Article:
Pets allowed
Guided tours
Backcountry camping
Please respect the outdoors by practicing Leave No Trace. Learn more about how to apply the principles of Leave No Trace on your next outdoor adventure here.

At 320 acres, the Mercer Slough is Lake Washington's largest remaining natural freshwater wetland, and it can easily be explored via the park's 7-mile trail and boardwalk system or on the 2.4-mile long slough. Popular with kayakers, canoers, hikers, and bird watchers, the nature park is also a distinct preserve that provides a glimpse into Bellevue's rich agricultural history, where a historic blueberry farm has been converted into a self-serve heaven for berry-pickers.

Blueberry Farm

Established in the 1940s, the Mercer Slough Blueberry Farm (now managed by Bellevue Parks and Recreation) is best accessed from the Bill Pace Fruit and Produce parking area, and it offers row-upon-row of Washington's native berry bush. The farm allows visitors to pick their own berries, and a check-in at any one of the park's produce stands is requested. Blueberry picking tends to be at its best from mid-July through early October, but this can vary from year-to-year based on seasonal climate.

Kayaking Mercer Slough

To access the slough, non-motorized boats can be launched at the Sweyolocken Boat Launch, located off of Bellevue Way on the southwest corner of the park. Boats can also be launched and rented (contact Cascade Canoe and Kayak rentals at 425.430.0111) at Enatai Beach Park just to the west, under I-90 (3519 108th Avenue SE). Guided tours of the slough can also be booked by visiting or by calling 425.452-2565.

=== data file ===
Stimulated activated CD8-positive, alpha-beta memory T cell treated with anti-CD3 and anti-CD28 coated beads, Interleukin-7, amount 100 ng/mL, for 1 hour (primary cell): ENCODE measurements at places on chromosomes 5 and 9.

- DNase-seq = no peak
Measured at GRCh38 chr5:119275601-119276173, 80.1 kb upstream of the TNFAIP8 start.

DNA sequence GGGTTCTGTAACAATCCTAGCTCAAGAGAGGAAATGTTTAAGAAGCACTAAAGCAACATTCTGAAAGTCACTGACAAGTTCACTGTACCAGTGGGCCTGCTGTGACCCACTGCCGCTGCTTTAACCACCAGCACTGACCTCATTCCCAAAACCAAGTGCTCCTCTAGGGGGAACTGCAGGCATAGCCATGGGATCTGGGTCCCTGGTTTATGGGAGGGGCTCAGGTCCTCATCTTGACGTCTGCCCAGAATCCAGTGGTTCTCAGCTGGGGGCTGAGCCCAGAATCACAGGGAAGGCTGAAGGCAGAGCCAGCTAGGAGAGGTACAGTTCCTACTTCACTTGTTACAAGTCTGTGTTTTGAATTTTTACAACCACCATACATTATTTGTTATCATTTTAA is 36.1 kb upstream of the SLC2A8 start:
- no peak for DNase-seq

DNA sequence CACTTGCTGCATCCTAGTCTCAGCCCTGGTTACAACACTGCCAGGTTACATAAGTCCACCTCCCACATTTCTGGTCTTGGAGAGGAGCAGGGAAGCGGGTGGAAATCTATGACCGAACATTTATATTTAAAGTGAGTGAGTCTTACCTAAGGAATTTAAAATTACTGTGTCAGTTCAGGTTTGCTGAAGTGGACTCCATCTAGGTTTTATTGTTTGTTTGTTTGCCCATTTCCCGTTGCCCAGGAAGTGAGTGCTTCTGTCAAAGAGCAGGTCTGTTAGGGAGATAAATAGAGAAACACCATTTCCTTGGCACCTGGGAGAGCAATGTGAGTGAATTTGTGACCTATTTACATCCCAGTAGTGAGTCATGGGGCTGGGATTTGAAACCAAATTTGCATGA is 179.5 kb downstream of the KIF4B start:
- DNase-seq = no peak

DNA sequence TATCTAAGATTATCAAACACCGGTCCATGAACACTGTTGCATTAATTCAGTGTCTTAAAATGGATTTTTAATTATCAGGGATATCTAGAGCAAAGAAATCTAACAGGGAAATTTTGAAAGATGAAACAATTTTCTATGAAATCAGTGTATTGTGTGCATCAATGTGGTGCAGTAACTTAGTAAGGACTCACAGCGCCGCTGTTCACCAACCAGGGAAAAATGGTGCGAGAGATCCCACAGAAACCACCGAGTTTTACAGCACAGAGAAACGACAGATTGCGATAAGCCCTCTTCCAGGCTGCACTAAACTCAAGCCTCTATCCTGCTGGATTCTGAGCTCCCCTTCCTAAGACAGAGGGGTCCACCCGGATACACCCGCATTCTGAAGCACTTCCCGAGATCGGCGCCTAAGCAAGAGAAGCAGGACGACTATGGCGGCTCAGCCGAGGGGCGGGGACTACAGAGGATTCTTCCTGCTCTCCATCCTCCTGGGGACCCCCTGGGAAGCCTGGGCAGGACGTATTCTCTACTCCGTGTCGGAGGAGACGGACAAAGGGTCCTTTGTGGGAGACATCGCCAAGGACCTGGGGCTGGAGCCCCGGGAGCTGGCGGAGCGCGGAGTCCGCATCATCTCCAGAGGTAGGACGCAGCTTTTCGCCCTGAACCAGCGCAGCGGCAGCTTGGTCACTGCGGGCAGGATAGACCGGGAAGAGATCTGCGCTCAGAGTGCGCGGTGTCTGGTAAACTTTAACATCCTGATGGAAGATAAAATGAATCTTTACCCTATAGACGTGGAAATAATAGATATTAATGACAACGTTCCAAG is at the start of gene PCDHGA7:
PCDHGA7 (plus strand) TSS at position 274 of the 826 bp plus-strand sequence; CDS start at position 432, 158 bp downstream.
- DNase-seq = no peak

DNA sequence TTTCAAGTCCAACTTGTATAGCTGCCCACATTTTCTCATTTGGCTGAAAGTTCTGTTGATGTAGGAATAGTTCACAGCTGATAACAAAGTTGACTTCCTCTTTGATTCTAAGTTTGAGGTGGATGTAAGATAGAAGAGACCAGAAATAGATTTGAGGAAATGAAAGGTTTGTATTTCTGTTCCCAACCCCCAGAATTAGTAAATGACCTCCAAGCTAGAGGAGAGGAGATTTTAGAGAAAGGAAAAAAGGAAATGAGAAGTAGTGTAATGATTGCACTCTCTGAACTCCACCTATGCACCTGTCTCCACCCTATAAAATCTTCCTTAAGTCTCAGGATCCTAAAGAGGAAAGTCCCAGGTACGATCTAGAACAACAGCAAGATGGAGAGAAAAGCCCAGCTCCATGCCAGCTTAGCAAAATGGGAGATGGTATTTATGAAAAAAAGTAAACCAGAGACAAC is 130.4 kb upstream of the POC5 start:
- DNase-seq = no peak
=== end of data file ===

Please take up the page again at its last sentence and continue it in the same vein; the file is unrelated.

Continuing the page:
Mercer Slough Environmental Education Center (MSEEC)

A collaboration between the City of Bellevue and the Pacific Science Center, the MSEEC was specifically created to educate individuals and kids about freshwater wetland ecology. Open daily from 10 a.m. to 4 p.m., the LEED* Gold certified MSEEC also acts as a visitor center for the park and features classrooms, a community building, natural resource library, restrooms, and a "tree house." The center hosts ranger-lead programs (including a nature walk every Saturday at 2 p.m.) and on-going art exhibits curated by the Eastside Association of Fine Arts.

* LEED (Leadership in Energy and Environmental Design) rating. LEED is a third-party certification program developed by the U.S. Green Building Council and is the nationally accepted benchmark for the design

Winters House

Located on the west side of Mercer Slough Nature Park just north of Bill Pace Fruit and Produce, the Winters House is a Mission Revival-style structure originally built for Frederick and Cecilia Winters in 1929. Today, the house is the City of Bellevue's only building that is listed on the National Register of Historic Places, and it serves as an event center for the park, a wedding ceremony location, and is the home of the Bellevue Historical Society. To book the facility for an event, contact the parks scheduling office at 425.452.6914 or [email protected]. For more information on the house's amenities and capacity limitations, visit the Winters House website.

Logistics + Planning

Preferable season(s)




Parking Pass

Not Required


Blueberry picking. Kayaking slough. 7 miles of hiking and biking trails. Environmental Learning Center.


Adjacent to freeway.


Flushing toilets
Boat ramp(s)
Potable water
Picnic tables
Bird watching



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